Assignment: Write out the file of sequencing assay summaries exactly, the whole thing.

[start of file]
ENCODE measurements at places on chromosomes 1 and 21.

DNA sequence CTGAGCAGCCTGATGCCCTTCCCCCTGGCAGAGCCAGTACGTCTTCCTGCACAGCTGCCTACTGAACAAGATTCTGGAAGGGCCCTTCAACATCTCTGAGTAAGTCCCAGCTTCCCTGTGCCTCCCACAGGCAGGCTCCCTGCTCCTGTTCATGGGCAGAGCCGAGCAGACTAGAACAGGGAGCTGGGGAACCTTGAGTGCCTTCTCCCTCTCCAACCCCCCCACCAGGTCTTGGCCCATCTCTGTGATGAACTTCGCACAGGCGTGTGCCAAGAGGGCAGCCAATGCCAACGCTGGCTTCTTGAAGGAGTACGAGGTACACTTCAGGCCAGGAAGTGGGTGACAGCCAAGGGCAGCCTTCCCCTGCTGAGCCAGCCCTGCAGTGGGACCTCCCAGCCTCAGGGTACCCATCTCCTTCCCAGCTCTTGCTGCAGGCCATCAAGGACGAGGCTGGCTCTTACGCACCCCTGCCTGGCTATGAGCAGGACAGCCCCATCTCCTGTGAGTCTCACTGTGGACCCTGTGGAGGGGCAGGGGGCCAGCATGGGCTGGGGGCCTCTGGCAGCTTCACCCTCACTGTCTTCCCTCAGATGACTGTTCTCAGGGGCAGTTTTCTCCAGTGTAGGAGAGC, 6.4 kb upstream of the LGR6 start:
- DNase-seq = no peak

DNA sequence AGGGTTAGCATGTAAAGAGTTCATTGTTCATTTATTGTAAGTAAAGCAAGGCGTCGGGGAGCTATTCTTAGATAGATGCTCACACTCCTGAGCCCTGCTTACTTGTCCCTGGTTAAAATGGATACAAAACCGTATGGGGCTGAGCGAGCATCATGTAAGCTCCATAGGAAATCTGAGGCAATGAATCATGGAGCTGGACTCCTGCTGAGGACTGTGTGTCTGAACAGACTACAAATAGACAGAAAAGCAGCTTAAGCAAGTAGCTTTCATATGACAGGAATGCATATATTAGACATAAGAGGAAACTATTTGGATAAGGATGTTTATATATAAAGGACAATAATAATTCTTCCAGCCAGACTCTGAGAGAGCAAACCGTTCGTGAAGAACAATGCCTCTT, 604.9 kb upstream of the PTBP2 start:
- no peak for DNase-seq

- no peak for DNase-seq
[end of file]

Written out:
ENCODE measurements at places on chromosomes 1 and 21.

DNA sequence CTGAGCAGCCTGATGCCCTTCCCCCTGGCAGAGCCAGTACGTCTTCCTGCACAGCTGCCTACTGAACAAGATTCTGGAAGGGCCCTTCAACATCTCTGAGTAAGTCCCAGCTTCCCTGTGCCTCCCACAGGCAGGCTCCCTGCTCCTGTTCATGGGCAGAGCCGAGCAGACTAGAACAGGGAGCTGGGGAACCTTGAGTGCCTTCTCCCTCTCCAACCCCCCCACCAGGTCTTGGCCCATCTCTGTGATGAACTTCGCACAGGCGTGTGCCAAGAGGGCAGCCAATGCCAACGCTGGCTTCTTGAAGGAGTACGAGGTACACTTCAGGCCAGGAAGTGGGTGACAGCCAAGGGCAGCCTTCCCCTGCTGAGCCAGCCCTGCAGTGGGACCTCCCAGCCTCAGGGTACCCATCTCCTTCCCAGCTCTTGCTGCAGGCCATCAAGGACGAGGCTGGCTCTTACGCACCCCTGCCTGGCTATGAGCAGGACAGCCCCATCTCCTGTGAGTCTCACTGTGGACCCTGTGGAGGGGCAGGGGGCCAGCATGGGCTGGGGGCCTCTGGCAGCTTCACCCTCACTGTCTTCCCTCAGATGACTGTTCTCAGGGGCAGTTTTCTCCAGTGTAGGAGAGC, 6.4 kb upstream of the LGR6 start:
- DNase-seq = no peak

DNA sequence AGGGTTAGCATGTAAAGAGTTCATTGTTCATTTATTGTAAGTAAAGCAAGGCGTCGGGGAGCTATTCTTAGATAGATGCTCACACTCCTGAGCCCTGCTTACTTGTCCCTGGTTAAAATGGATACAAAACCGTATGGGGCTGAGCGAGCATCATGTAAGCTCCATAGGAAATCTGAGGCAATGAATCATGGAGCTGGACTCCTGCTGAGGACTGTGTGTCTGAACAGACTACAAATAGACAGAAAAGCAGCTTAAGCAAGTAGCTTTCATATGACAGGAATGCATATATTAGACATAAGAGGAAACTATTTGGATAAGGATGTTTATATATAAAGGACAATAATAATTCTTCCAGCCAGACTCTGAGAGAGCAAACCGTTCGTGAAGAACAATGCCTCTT, 604.9 kb upstream of the PTBP2 start:
- no peak for DNase-seq

- no peak for DNase-seq